Investing comes with risk. No one should deny that, and you shouldn’t listen to anyone who does. But you can cultivate a positive investing mindset that helps you make wise choices with your money and avoid common investment pitfalls.

How to overcome this excuse

Cultivating a positive mindset for investing means understanding your goals and avoiding emotional decisions. These simple adjustments can go a long way in keeping your finances on track.

It’s easy to make poor choices if you’re looking for advice in the wrong places — like news headlines or stock advice for advanced investors. What those sources tend to forget to mention is that most investors, like you, me, and my non-investor family, can set contributions on autopilot and sit back to let our portfolios do their thing over time.

And that thing they’ll do? It’s probably going to be to grow.

In the long term, investments are likely to grow in value — even with disruptions like a recession.

5. “Um, remember 2008?”

Haven't Started Investing? Overcome These 7 Common Excuses For Not Investing - "Um, remember 2008?"

The market is unpredictable. That’s what they say. That’s how it feels when your retirement account takes a huge hit because of a nationwide housing crisis or a global virus outbreak.

If you’ve got a short memory or you’re young enough that you only started paying attention to economic trends when they hit bottom during the Great Recession, investing could seem scary. What if that happens again and you lose everything?

How to overcome this excuse

Remind yourself to think long-term. That macro view makes the market a lot more predictable than it seems in any moment of fluctuation.

Even with the massive drop during the Great Recession, the stock market has grown phenomenally over the past 30 years. Every financial professional will also point out that it’s trended up steadily since the Great Depression.

If you plan to retire in the next three to five years, you’ll want to talk with a financial planner about the best moves to protect your money from potential market volatility. Otherwise, the data shows you don’t have to worry much about those dips.

6. “Corporations are evil”

Not wanting to support something you believe is evil is actually a great excuse for not doing something, including investing.

You might want to avoid using your money to back companies with poor records on human rights, environmental responsibility, working conditions, and unsustainable fiscal activities. When you stick your money into a fund or, even more obscure, a retirement account, you might not know which companies or types of assets it’s actually supporting.

Many financial firms and advisors are working to address that.

How to overcome this excuse

Work with a financial advisor or an investment app to prioritize socially responsible investing (SRI) and/or investing in ESG funds, which are funds whose assets are screened for their environmental, social, and governmental impact.

Fund managers create ESG funds looking at details like energy efficiency, racial and gender equity in leadership, and the production of products like tobacco or weapons.

Tell your advisor what matters to you, and they can help you invest in funds that align with your values. Or use a robo-advisor dedicated to socially responsible investing, like Ellevest.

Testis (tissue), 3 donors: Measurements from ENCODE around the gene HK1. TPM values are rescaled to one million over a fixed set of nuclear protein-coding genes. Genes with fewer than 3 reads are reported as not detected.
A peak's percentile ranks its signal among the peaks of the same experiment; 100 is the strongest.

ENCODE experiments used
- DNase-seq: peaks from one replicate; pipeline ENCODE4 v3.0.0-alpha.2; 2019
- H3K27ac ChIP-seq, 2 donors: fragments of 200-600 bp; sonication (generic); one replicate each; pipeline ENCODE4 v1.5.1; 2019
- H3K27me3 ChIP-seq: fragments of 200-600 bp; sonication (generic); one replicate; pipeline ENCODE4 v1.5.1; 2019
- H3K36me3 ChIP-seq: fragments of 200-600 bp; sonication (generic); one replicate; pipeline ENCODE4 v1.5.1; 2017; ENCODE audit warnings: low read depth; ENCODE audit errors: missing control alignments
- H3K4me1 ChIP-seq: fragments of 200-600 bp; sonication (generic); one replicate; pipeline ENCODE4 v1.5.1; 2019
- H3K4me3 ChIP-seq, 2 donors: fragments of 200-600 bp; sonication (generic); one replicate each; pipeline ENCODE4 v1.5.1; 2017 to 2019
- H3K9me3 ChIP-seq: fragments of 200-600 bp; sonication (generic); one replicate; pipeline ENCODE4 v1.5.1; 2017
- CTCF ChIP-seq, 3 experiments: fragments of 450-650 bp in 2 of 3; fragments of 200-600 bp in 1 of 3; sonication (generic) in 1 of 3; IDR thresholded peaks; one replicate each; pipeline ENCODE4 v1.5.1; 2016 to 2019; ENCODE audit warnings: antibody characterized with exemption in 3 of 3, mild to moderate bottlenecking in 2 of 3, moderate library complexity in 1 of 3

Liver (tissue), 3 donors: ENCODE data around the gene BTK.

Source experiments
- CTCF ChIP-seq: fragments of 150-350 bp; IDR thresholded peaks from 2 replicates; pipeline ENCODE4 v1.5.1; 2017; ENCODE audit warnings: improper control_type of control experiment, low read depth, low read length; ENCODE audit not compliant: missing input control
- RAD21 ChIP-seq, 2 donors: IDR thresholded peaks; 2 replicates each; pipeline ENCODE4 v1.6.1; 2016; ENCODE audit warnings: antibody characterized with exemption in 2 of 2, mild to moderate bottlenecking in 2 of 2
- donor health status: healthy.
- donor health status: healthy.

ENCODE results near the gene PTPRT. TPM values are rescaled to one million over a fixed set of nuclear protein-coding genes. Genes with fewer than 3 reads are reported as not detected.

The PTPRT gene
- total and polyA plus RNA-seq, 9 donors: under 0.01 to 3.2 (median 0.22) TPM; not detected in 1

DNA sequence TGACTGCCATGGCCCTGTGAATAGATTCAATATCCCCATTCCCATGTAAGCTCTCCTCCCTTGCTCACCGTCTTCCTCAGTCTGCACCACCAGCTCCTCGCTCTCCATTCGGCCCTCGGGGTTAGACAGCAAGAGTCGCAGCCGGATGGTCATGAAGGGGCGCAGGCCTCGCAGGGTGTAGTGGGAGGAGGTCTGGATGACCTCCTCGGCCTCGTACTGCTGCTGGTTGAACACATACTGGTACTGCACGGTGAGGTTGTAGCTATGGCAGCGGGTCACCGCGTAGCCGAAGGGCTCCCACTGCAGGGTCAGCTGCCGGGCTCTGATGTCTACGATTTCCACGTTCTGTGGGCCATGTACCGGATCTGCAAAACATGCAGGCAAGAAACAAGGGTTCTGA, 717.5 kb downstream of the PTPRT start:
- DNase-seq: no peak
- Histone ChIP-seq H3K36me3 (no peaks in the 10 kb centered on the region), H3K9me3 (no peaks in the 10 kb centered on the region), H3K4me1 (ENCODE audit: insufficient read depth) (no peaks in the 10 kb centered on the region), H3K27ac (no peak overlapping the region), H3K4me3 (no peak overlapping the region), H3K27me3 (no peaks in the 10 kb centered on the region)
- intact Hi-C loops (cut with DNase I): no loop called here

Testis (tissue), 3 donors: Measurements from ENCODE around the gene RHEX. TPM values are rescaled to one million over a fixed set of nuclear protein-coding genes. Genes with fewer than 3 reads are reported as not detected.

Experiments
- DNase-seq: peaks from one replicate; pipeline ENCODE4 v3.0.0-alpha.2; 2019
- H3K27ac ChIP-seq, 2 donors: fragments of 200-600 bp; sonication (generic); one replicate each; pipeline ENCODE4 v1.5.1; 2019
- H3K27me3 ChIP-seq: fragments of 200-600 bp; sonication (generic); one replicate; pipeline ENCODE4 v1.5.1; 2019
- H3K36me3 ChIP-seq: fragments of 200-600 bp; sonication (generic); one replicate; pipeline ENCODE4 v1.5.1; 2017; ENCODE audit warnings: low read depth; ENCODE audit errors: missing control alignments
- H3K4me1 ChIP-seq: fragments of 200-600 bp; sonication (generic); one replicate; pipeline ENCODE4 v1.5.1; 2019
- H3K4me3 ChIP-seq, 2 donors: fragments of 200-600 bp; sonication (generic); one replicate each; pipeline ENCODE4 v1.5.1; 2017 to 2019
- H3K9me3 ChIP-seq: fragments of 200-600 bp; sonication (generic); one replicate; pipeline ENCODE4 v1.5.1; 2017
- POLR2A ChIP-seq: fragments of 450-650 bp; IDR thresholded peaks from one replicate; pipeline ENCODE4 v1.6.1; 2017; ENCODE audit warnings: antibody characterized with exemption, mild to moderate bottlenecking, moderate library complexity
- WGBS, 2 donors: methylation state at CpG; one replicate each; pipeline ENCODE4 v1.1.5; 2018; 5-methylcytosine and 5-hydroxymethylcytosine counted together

7. “I’m not good with numbers”

Haven't Started Investing? Overcome These 7 Common Excuses For Not Investing - "I'm not good with numbers"

This is a common excuse for ignoring every important part of your finances, but it’s not a good one.

I know: investing is chock-full of numbers. You’re contributing 3% and getting a 1.5% match and paying a 0.5% fee, and you earned $3,500 in dividends last quarter, and the Dow closed at 35,000 last night…

You might think you’re inherently ill-equipped to be an investor because you don’t have the mathematical chops to keep an eye on your investments and move money around responsibly.

Good news: you don’t have to mess with the numbers at all!

How to overcome this excuse

As an investor, it’s not your job to be good with numbers. If you’re investing big money, that’s your financial planner’s job. If you’re just dipping your toe in, an app will take care of that for you.

In both cases, you generally have to let them know up front whether you want to create a portfolio that’s aggressive and risky — going for big gains with a higher chance of losses — or conservative — going for small gains with a lower chance of losses. And you’ll decide how much you want to invest, usually a set amount periodically, like $5 per day or $1,000 per month.

After that, they take care of knowing the right places to put your money so you don’t have to think about numbers.

The one number you’ll want to keep an eye on is your fee. If you’re paying a monthly fee to an app, how does it compare to what you’re earning through your portfolio? Is it worth it to you? If you’re paying for AUM with an advisor or planner, how much does the fee come out to each month or quarter? As your assets grow, is the fee still worth it to you?


Investing has been set up to look scary. It’s not your fault if you’re intimidated by the whole thing.

For ages, it’s been restricted to an elite — and wealthy — few by design: complicated products that required intermediaries to manage, high account minimums, and soaring stock prices. But those days are gone, and investing is way more accessible than it’s ever been.

Set aside excuses based on what you think you know about investing. Get to know the new world of financial technology, and start investing — yesterday.

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About the author

Dana Sitar
Total Articles: 7
Dana Sitar has been writing and editing since 2011, covering personal finance, careers, and digital media. Find her on LinkedIn, Twitter, and at